Pecking order

Pecking order or peck order is the colloquial term for the hierarchical system of social organization. It was first described by Thorleif Schjelderup-Ebbe in 1921 under the German terms Hackordnung or Hackliste and introduced into English in 1927.[1]

Bottom-rank hen showing feather damage as a result of pecking

The original use of pecking order referred to the expression of dominance in chickens. Dominance in chickens is asserted by various behaviours, including pecking, which was used by Schjelderup-Ebbe as a measure of dominance and leadership order. In his 1924 German-language article, he noted that "defense and aggression in the hen is accomplished with the beak".[2] This emphasis on pecking led many subsequent studies on fowl behaviour to use it as a primary observation; however, it has been noted that roosters tend to leap and use their claws in conflicts.[3]

The term dominance hierarchy is often used for this type of social organisation in other animals.

Pecking order is a basic concept in social stratification and social hierarchy that has its counterparts in other animal species, including humans, although the term "pecking order" is often used synonymously.

Biological theoriesEdit


The ultimate function of a pecking order is to increase the individual or inclusive fitness of the animals involved in its formation. Fighting to acquire resources such as food and mates is expensive in terms of time, energy and the risk of injury. By developing a pecking order, animals determine which individuals will get priority of access to resources, particularly when they are limited; there is a reduction in aggression when a pecking order has been developed. Therefore, the proximate functions of a pecking order are to reduce the costs of time, energy and risk of injury incurred during resource acquisition and defence.


The basic concept behind the establishment of the pecking order among, for example, chickens, is that it is necessary to determine who is the 'top chicken,' the 'bottom chicken' and where all the rest fit in between. The establishment of the dominance hierarchy may reduce the incidence of conflict and thus reduce the expenditure of energy required for aggressive competition. The dominance level determines which individual gets preferential access to resources such as food and mates.[4][circular reference]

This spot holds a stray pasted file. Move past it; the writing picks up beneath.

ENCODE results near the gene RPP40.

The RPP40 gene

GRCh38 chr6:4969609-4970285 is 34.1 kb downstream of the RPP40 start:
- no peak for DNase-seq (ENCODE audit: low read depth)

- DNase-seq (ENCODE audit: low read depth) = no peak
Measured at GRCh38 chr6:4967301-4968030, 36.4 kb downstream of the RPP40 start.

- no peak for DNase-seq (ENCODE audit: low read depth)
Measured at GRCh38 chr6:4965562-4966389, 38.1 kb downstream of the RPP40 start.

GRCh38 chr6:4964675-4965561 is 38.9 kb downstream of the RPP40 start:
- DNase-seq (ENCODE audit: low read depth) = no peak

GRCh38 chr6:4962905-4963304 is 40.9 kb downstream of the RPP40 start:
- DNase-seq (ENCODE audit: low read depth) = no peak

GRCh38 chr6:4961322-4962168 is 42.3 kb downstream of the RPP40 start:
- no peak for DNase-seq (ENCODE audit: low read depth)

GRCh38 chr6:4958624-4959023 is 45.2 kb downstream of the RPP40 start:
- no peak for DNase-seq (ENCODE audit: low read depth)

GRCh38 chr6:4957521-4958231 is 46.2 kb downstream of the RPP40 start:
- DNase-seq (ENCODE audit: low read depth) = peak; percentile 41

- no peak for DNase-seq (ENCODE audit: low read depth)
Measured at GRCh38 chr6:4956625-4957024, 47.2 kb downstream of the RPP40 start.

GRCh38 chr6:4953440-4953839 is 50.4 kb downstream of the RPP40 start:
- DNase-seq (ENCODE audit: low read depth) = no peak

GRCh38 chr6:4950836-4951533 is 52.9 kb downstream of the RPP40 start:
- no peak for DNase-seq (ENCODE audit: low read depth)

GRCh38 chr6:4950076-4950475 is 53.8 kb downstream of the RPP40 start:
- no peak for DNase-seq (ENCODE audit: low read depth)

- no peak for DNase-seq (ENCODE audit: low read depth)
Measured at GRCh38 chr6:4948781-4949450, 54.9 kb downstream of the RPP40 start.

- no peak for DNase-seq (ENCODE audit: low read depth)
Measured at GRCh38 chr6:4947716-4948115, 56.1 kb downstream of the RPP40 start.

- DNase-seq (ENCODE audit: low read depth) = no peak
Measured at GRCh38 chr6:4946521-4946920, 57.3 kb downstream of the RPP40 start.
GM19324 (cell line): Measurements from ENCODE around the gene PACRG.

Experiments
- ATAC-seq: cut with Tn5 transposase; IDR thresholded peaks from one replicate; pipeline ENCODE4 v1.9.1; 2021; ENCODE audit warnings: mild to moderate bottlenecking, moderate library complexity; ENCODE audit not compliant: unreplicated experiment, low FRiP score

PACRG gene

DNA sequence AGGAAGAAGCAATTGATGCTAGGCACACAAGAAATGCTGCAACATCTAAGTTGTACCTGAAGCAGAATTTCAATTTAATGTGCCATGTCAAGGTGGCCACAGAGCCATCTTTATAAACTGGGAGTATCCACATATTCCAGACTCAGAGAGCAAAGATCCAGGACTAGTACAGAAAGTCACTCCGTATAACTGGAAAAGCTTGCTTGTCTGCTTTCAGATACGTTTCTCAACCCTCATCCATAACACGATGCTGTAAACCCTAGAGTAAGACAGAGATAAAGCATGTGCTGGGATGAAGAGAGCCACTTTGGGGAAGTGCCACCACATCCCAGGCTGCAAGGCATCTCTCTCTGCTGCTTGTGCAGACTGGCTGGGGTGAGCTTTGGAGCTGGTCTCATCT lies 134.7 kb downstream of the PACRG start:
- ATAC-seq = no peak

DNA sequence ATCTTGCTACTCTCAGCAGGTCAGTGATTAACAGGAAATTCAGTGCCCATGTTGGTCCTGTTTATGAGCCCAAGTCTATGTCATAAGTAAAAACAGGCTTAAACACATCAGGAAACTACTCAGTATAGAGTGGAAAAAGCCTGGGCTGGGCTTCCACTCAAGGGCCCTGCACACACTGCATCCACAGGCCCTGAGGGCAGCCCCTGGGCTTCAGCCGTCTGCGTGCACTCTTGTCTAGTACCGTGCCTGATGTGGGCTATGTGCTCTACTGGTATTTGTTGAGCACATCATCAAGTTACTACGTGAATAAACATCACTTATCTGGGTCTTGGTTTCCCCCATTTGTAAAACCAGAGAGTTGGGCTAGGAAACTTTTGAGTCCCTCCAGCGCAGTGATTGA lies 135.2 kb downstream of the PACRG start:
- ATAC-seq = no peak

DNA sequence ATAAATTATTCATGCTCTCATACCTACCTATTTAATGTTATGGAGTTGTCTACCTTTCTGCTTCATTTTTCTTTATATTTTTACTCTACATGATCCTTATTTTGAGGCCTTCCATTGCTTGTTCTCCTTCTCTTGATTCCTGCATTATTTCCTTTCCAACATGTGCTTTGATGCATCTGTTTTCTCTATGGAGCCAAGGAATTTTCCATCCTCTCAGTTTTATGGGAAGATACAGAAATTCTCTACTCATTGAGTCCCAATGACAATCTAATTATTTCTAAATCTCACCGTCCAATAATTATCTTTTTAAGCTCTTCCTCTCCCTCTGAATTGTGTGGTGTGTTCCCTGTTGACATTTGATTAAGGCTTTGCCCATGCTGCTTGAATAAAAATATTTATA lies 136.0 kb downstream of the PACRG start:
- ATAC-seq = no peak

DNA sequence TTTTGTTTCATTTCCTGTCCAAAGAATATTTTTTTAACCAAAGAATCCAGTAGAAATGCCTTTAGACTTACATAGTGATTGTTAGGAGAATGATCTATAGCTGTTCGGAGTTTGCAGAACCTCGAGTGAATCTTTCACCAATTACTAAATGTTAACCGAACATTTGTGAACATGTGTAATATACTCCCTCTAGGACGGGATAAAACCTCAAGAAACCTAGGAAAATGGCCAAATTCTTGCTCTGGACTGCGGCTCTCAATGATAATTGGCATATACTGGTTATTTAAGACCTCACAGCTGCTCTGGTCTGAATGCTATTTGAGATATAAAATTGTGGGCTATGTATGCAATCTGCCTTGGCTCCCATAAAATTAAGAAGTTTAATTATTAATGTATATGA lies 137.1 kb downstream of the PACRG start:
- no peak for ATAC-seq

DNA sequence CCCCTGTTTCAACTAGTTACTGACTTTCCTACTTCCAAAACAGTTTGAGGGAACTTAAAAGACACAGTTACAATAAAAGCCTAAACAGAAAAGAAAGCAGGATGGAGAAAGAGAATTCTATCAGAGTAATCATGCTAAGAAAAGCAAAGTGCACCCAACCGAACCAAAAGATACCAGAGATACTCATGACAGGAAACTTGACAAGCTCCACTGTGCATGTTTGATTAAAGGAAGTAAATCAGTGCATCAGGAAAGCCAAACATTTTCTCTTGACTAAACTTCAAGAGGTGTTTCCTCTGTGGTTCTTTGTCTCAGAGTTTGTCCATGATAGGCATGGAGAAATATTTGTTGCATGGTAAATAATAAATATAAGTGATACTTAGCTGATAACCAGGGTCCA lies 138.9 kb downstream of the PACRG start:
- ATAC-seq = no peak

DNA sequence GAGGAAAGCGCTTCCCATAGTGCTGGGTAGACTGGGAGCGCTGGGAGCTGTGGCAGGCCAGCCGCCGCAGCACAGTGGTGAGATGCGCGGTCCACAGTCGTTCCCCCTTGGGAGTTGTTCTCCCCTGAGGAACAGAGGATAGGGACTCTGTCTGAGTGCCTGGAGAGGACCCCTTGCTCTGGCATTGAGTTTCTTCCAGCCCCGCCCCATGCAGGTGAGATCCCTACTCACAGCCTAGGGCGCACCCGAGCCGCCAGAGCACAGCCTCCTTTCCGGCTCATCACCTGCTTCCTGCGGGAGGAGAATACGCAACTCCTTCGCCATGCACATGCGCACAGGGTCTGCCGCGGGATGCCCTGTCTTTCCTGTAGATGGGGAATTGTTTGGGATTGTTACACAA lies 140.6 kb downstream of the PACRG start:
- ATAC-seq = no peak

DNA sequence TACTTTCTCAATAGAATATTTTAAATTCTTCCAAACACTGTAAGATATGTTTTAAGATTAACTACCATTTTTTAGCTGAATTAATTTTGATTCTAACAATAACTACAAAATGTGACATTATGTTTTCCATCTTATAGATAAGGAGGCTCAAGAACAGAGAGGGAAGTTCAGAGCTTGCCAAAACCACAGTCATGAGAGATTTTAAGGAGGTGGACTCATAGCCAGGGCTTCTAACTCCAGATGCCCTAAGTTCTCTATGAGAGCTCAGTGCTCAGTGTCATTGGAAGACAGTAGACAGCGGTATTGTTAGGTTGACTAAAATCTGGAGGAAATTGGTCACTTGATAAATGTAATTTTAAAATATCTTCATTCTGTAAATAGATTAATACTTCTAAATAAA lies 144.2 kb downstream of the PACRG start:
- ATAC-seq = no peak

In the wild, pecking order status is inherited along a strict basis, so that the first daughter of the most dominant chicken will inherit that most dominant status, the second most dominant will give second most dominant status to her daughter, etc. unless the most dominant chicken has a second daughter, in which case that chicken will become the second most dominant.[citation needed] Studies of the genetic basis of pecking orders in chickens have indicated that it may largely be determined by the coloration patterns.[5]

It is not necessary for animals to be able to recognise individuals within the group for a pecking order to be maintained. Animal behaviours may be motivated by "rule of thumb". For example, if chickens can predict the fighting ability of others simply by assessing their body size, they will be able to maintain the hierarchy whilst avoiding a fight which could cause injury and will be energetically costly. Using this rule of thumb, if Chicken A sees that Chicken B is larger, Chicken A will defer; if Chicken B is smaller, it will defer to Chicken A. In this way, only chickens of similar sizes will fight and the pecking order of the group overall is maintained without requiring individual recognition.

Wild and feral chickens form relatively small groups, usually including no more than 10 to 20 individuals. It has been shown that in larger groups, which is common in farming, the dominance hierarchy becomes less stable and aggression increases.[6]

See alsoEdit


  1. ^ Perrin, P.G., (1955). Pecking order 1927-54. American Speech, 30(4): 265-268
  2. ^ Schjelderup-Ebbe, 1975 p. 36 cited in Rajecki, D.W. (1988)
  3. ^ Rajecki, D.W. (1988). Formation of leap orders in pairs of male domestic chickens. Aggressive Behavior, 14(6): 425-436
  4. ^ Biology: An Introduction. Wikimedia Foundation. p. 157.
  5. ^ Robert Sapolsky (April 12, 2010). Behavioral Genetics I (Human Behavioral Biology). Stanford University.
  6. ^ Craig, J.V. (11 May 1978). Aggressive behavior of chickens: Some effects of social and physical environments (PDF). 27th Annual National Breeder's Roundtable. Kansas City, KS, US. Archived from the original (PDF) on 16 February 2016. Retrieved 2013-08-24.

Further readingEdit

  • Schjelderup-Ebbe, T. (1975). Contributions to the social psychology of the domestic chicken [Schleidt M., Schleidt, W.M., translators]. In, Schein, M.W. (ed); "Social Hierarchy and Dominance. Benchmark Papers in Animal Behavior, Volume 3." Stroudsburg, PA: Dowden, Hutchinson and Ross, pp. 35–49. (Reprinted from Zeitschrift für Psychologie, 1922, 88:225-252.)